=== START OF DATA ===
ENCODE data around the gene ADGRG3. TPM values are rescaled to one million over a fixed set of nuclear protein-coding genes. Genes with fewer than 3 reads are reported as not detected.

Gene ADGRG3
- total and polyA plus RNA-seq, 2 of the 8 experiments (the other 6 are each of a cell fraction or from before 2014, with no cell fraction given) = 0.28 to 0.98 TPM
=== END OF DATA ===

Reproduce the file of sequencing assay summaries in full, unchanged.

ENCODE data around the gene ADGRG3. TPM values are rescaled to one million over a fixed set of nuclear protein-coding genes. Genes with fewer than 3 reads are reported as not detected.

Gene ADGRG3
- total and polyA plus RNA-seq, 2 of the 8 experiments (the other 6 are each of a cell fraction or from before 2014, with no cell fraction given) = 0.28 to 0.98 TPM